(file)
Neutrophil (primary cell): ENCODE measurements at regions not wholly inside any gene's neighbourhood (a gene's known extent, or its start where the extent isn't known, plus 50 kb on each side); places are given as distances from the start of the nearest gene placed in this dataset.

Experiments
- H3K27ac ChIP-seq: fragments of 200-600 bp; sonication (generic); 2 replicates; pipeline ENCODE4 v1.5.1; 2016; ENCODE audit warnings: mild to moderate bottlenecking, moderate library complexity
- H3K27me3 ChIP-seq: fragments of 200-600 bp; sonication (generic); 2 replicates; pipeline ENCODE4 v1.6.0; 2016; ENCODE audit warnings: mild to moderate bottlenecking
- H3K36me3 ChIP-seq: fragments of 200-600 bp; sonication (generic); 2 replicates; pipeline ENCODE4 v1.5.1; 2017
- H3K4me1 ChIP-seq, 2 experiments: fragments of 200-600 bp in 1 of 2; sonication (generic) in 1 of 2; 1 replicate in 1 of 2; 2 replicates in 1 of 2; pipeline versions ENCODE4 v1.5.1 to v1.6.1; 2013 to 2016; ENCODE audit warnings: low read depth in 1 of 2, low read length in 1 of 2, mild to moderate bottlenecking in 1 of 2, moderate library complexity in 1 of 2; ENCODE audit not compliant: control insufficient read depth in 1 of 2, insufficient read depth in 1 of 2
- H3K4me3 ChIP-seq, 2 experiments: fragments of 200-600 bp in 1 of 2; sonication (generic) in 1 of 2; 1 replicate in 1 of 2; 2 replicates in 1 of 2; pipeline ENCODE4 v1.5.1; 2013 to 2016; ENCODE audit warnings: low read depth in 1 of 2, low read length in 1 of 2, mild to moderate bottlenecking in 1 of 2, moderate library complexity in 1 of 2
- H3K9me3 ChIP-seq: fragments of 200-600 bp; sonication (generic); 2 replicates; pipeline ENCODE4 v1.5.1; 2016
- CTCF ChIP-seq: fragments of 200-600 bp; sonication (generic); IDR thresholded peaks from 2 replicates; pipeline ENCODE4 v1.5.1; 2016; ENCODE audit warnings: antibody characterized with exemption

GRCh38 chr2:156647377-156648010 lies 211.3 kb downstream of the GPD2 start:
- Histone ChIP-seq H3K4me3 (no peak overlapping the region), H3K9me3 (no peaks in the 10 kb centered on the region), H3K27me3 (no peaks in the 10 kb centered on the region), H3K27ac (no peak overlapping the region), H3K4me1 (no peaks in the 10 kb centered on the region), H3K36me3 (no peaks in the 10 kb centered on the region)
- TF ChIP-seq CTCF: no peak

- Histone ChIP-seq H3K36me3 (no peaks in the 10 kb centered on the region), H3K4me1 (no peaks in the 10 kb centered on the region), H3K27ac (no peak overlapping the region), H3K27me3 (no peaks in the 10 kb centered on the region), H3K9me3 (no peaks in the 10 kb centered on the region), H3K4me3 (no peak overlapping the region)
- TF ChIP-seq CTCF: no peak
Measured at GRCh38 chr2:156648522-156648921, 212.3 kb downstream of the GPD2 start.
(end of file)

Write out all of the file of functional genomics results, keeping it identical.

Neutrophil (primary cell): ENCODE measurements at regions not wholly inside any gene's neighbourhood (a gene's known extent, or its start where the extent isn't known, plus 50 kb on each side); places are given as distances from the start of the nearest gene placed in this dataset.

Experiments
- H3K27ac ChIP-seq: fragments of 200-600 bp; sonication (generic); 2 replicates; pipeline ENCODE4 v1.5.1; 2016; ENCODE audit warnings: mild to moderate bottlenecking, moderate library complexity
- H3K27me3 ChIP-seq: fragments of 200-600 bp; sonication (generic); 2 replicates; pipeline ENCODE4 v1.6.0; 2016; ENCODE audit warnings: mild to moderate bottlenecking
- H3K36me3 ChIP-seq: fragments of 200-600 bp; sonication (generic); 2 replicates; pipeline ENCODE4 v1.5.1; 2017
- H3K4me1 ChIP-seq, 2 experiments: fragments of 200-600 bp in 1 of 2; sonication (generic) in 1 of 2; 1 replicate in 1 of 2; 2 replicates in 1 of 2; pipeline versions ENCODE4 v1.5.1 to v1.6.1; 2013 to 2016; ENCODE audit warnings: low read depth in 1 of 2, low read length in 1 of 2, mild to moderate bottlenecking in 1 of 2, moderate library complexity in 1 of 2; ENCODE audit not compliant: control insufficient read depth in 1 of 2, insufficient read depth in 1 of 2
- H3K4me3 ChIP-seq, 2 experiments: fragments of 200-600 bp in 1 of 2; sonication (generic) in 1 of 2; 1 replicate in 1 of 2; 2 replicates in 1 of 2; pipeline ENCODE4 v1.5.1; 2013 to 2016; ENCODE audit warnings: low read depth in 1 of 2, low read length in 1 of 2, mild to moderate bottlenecking in 1 of 2, moderate library complexity in 1 of 2
- H3K9me3 ChIP-seq: fragments of 200-600 bp; sonication (generic); 2 replicates; pipeline ENCODE4 v1.5.1; 2016
- CTCF ChIP-seq: fragments of 200-600 bp; sonication (generic); IDR thresholded peaks from 2 replicates; pipeline ENCODE4 v1.5.1; 2016; ENCODE audit warnings: antibody characterized with exemption

GRCh38 chr2:156647377-156648010 lies 211.3 kb downstream of the GPD2 start:
- Histone ChIP-seq H3K4me3 (no peak overlapping the region), H3K9me3 (no peaks in the 10 kb centered on the region), H3K27me3 (no peaks in the 10 kb centered on the region), H3K27ac (no peak overlapping the region), H3K4me1 (no peaks in the 10 kb centered on the region), H3K36me3 (no peaks in the 10 kb centered on the region)
- TF ChIP-seq CTCF: no peak

- Histone ChIP-seq H3K36me3 (no peaks in the 10 kb centered on the region), H3K4me1 (no peaks in the 10 kb centered on the region), H3K27ac (no peak overlapping the region), H3K27me3 (no peaks in the 10 kb centered on the region), H3K9me3 (no peaks in the 10 kb centered on the region), H3K4me3 (no peak overlapping the region)
- TF ChIP-seq CTCF: no peak
Measured at GRCh38 chr2:156648522-156648921, 212.3 kb downstream of the GPD2 start.